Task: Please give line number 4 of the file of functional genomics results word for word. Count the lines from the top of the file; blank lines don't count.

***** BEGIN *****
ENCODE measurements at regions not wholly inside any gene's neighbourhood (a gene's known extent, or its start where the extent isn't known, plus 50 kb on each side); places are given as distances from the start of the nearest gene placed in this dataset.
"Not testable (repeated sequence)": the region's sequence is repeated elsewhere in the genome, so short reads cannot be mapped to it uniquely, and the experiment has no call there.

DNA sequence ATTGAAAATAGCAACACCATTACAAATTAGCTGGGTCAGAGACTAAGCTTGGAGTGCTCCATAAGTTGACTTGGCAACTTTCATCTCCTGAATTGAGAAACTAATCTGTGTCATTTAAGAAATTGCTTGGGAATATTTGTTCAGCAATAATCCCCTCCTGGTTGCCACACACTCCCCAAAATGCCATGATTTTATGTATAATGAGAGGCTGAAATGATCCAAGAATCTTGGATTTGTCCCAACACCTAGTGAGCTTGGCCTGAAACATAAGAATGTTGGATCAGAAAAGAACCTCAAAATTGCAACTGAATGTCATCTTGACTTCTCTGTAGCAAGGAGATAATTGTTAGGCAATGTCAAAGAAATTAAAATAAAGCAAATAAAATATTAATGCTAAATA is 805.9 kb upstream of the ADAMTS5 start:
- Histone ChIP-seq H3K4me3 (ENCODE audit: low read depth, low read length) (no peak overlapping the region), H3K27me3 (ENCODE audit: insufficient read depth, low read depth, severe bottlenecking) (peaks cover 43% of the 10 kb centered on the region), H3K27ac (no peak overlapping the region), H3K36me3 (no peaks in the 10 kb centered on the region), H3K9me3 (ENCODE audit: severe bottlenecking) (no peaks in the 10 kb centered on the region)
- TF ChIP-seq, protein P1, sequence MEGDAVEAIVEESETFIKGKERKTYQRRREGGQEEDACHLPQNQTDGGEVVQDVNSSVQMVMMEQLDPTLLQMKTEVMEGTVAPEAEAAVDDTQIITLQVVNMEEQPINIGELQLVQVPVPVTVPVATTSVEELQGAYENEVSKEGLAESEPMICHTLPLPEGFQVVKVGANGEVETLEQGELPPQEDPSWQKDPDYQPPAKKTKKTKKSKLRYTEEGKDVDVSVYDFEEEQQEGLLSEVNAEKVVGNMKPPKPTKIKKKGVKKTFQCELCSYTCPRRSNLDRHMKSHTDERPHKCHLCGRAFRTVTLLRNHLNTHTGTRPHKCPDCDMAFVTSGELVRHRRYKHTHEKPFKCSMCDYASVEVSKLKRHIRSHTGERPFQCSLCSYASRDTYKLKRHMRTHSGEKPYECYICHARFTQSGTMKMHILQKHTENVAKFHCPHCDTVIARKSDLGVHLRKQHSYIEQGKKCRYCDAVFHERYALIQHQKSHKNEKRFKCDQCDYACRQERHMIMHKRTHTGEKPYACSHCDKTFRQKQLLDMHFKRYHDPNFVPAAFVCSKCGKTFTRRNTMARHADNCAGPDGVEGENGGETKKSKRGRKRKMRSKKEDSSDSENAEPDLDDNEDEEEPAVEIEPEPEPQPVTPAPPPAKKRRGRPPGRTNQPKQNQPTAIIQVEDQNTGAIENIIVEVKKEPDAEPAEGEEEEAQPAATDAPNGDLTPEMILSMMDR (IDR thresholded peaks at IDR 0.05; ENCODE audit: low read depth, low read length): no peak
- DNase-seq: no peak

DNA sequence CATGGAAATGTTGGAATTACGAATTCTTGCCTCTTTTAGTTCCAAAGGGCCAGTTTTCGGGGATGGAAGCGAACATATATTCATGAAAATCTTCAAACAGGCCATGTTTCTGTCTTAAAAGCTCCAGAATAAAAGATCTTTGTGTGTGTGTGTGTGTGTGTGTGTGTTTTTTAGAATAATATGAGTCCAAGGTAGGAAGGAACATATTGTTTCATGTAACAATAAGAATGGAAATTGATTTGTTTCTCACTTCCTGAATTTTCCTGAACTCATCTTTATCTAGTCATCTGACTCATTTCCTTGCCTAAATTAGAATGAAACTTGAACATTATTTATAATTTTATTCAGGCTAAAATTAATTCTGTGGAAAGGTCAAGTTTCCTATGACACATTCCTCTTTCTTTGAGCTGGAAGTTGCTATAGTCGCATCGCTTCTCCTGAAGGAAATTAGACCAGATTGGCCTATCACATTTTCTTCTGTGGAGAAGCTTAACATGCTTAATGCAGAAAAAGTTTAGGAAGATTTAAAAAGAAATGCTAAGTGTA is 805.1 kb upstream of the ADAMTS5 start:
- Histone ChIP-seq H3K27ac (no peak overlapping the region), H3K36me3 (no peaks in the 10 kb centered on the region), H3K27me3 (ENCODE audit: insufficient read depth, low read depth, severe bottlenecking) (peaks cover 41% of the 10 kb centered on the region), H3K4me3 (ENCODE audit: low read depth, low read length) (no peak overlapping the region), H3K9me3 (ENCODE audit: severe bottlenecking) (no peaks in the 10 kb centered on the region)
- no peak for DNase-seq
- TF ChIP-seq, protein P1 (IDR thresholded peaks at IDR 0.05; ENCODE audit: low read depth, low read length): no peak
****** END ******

- Histone ChIP-seq H3K4me3 (ENCODE audit: low read depth, low read length) (no peak overlapping the region), H3K27me3 (ENCODE audit: insufficient read depth, low read depth, severe bottlenecking) (peaks cover 43% of the 10 kb centered on the region), H3K27ac (no peak overlapping the region), H3K36me3 (no peaks in the 10 kb centered on the region), H3K9me3 (ENCODE audit: severe bottlenecking) (no peaks in the 10 kb centered on the region)